Apoptotic cells were quantified by measurement of sub-G1 DNA content using propidium iodide (PI) in a flow cytometer (Becton Dickinson, Sunnyvale, CA) as described elsewhere ( 30 , 31) . Briefly, cells were seeded at 1 × 10 5 cells/well onto 24-well culture plates and allowed to grow for 24h followed by the desired treatment. Cells were harvested with PI buffer (PI, 50 µg/ml, in 0.1% sodium tri-citrate and 0.1% Triton X-100), transferred to fluorescence-activated cell sorting tubes and incubated overnight at 4°C in the dark before analysis. Gates were set to record only the events representing intact cells as determined by forward and side scatter parameters and cell debris was excluded.
Cell viability analysis
Cells were seeded at 5000 cells/well onto flat-bottomed 96-well culture plates and allowed to grow for 24h followed by the desired treatment. Cells were then labeled with the VisionBlue ™reagent (BioVision, Mountain View, CA) and detected by Synergy™ 2 multi-detection microplate reader (BioTek, VT).
Colony formation assays
Cells were seeded at 2000 cells/well onto 6-well culture plates and allowed to grow for 24h followed by the desired treatment. Cells were then allowed to grow for a further 12 days before fixation with methanol and staining with 0.5% crystal violet. The images were captured with Bio-Rad VersaDoc™ image system (Bio-Rad, NSW, Australia).
Mitochondrial membrane potential (∆ψm )
Mitochondrial membrane potential (∆ψ m ) was quantitated with MitoProbe™ JC-1 assay kit (Invitrogen, Carlsbad, CA) according to manufacturer’s instructions as described previously ( 31 ). Analysis for ∆ψ m was performed as reported previously ( 33 ).
Preparation of mitochondrial and cytosolic fractions
Subcellular fractionation was done by using Qproteome Mitochondrial isolation kit (Qiagen, Doncaster, VIC, Australia) following the manufacturer’s protocol as described previously ( 31 ).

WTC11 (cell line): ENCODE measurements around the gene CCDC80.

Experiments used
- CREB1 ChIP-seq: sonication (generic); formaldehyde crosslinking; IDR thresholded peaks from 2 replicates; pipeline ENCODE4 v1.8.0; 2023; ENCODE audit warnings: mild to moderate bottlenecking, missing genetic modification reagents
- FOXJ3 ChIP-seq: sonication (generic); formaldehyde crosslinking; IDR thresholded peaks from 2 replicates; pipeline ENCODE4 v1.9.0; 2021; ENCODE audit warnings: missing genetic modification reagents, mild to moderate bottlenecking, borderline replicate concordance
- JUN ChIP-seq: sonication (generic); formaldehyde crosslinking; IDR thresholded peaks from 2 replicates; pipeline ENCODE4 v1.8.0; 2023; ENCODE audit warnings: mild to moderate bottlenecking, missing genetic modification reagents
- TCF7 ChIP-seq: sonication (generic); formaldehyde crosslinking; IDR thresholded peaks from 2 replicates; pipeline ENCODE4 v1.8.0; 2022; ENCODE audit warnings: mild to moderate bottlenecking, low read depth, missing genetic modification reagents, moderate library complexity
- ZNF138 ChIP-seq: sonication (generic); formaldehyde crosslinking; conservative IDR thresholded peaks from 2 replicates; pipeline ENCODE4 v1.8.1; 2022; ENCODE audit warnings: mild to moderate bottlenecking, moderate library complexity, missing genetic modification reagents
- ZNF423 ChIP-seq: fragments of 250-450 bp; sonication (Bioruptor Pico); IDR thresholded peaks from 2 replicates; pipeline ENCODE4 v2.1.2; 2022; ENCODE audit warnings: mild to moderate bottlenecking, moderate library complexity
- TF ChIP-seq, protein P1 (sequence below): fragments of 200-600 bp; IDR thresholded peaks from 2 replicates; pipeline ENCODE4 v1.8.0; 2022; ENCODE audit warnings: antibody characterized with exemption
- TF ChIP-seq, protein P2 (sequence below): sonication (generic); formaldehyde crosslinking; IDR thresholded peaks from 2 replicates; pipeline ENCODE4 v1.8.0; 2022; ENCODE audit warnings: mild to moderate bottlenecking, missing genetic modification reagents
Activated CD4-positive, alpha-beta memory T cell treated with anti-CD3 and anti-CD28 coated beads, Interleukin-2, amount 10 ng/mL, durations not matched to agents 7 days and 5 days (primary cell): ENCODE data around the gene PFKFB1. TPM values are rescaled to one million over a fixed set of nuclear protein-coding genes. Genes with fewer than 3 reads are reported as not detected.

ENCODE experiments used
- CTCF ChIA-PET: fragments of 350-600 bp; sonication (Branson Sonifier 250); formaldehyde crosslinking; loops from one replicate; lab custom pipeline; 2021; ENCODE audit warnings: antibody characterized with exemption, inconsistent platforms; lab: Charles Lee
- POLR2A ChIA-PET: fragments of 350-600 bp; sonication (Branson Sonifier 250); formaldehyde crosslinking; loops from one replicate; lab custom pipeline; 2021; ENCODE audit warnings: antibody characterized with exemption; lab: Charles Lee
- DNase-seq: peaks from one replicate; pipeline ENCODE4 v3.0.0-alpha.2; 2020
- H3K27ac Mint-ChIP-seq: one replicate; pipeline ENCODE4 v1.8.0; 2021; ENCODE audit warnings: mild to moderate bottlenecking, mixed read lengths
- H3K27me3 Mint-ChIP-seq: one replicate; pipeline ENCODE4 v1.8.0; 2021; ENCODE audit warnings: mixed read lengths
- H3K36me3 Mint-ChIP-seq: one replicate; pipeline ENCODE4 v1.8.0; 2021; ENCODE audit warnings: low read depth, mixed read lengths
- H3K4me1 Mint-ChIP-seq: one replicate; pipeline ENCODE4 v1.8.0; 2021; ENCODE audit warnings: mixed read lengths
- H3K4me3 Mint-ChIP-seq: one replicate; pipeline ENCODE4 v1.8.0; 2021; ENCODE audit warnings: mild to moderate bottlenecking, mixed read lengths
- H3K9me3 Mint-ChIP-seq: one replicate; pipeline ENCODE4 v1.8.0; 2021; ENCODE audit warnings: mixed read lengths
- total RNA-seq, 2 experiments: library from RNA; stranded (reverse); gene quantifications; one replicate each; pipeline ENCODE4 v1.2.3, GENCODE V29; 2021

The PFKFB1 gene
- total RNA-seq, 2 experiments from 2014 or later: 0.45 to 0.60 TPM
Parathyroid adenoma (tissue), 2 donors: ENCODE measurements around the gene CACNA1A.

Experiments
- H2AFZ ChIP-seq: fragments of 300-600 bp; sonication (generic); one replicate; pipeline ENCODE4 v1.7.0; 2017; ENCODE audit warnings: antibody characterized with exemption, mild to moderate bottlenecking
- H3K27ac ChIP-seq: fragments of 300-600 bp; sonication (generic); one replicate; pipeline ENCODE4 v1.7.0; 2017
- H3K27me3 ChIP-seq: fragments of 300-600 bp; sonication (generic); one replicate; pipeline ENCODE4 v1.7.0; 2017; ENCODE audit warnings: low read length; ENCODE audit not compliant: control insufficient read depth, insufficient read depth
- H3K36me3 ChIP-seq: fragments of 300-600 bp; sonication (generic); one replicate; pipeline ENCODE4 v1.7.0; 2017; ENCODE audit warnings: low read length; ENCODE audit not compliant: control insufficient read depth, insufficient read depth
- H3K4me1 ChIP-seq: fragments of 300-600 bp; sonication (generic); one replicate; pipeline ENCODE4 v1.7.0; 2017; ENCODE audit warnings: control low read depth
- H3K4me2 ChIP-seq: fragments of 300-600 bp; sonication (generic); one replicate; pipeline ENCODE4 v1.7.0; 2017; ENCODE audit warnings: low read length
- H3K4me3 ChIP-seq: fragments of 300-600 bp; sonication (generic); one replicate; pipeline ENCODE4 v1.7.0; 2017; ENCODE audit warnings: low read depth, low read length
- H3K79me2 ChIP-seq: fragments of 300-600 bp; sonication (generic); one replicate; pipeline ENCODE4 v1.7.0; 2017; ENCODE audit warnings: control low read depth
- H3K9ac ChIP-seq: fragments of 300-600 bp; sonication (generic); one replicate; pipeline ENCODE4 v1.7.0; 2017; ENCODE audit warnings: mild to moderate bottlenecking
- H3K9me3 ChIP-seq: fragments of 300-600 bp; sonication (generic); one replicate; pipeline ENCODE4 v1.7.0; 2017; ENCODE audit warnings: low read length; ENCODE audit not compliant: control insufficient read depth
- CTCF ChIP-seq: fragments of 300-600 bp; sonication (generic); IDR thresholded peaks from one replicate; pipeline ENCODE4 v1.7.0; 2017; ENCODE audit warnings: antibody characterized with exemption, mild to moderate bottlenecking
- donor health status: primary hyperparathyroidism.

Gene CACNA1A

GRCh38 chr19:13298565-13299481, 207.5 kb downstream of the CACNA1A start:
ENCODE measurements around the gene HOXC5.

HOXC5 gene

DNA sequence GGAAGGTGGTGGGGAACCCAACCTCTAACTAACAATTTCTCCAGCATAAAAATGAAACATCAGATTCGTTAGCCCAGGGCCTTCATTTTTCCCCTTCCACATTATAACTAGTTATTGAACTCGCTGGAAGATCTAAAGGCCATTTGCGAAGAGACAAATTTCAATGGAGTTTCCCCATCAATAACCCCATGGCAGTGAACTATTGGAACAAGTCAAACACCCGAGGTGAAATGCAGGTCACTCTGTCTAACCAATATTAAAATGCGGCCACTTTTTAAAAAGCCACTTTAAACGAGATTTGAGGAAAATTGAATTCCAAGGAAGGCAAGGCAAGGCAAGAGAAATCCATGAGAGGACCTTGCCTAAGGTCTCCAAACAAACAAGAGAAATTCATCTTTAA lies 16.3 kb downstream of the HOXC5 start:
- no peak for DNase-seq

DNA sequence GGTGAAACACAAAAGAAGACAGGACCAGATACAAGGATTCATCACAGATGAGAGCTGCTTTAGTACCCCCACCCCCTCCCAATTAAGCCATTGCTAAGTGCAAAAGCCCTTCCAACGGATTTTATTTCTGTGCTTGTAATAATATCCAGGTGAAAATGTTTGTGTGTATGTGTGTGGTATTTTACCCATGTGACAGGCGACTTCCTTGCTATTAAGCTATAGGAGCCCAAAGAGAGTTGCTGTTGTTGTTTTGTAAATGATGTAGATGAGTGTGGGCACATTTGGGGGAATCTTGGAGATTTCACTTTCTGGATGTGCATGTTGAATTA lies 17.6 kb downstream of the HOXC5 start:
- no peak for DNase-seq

Immunoprecipitation and western blot analysis
Immunoprecipitation and western blot analysis were carried out as described previously ( 31 , 34) . Briefly, cells were harvested and disrupted on ice in NP-40 lysis buffer. Equal amounts of protein were separated by sodium dodecyl sulfate–polyacrylamide gel electrophoresis, transferred to membranes and immunoblotted with specific primary and secondary antibodies. Labeled bands were detected by Luminata™ Crescendo Western HRP substrate (Millipore, Billerica, MA), and images were captured with ImageReader LAS-4000 (Fujifilm Corporation, Tokyo, Japan) .
Cell surface staining
Immunostaining on intact cells was carried out as described previously ( 31 ). In brief, adherent cells were harvested and fixed with 4% paraformaldehyde before blocking with 10% fetal calf serum. Cells were then stained with respective primary antibodies followed by R-phycoerythrin-conjugated secondary antibody and read by FACScanto (Becton Dickinson).
Quantitative reverse transcription and real-time PCR (qPCR)
Quantitative PCR (qPCR) was carried out as described previously ( 31 , 34) . In brief, total RNA was isolated using RNeasy mini kit (Qiagen, Doncaster, VIC, Australia) and reverse transcribed into complementary DNA using Superscript III (Invitrogen, Carlsbad, CA) following the manufacturer’s instructions. qPCR was performed using the ABI Prism 7900 sequence detection system (Applied Biosystem, Mulgrave, VIC, Australia) with specific gene primers (TRAIL-R2 forward, 5ʹ-CGC TGC ACC AGG TGT GAT T-3ʹ; TRAIL-R2 reverse, 5ʹ-GTG CCT TCT TCG CAC TGA CA-3ʹ; p53 forward, 5ʹ-TGG AAA CTA CTT CCT GAA AAC AAC-3ʹ; p53 reverse, 5ʹ-GGG TCT TCA GTG AAC CAT TG-3ʹ; β-actin forward, 5ʹ-GGC ACC CAG CAC AAT GAA G-3ʹ; β-actin reverse, 5ʹ-GCC GAT CCA CAC GGA GTA CT-3ʹ). The following PCR conditions were used: fast cycle 95°C for 20 s, 40 cycles of 95°C for 1 s and 60°C for 20 s using Fast SYBR Green mastermix (Applied Biosystem, Mulgrave, VIC, Australia).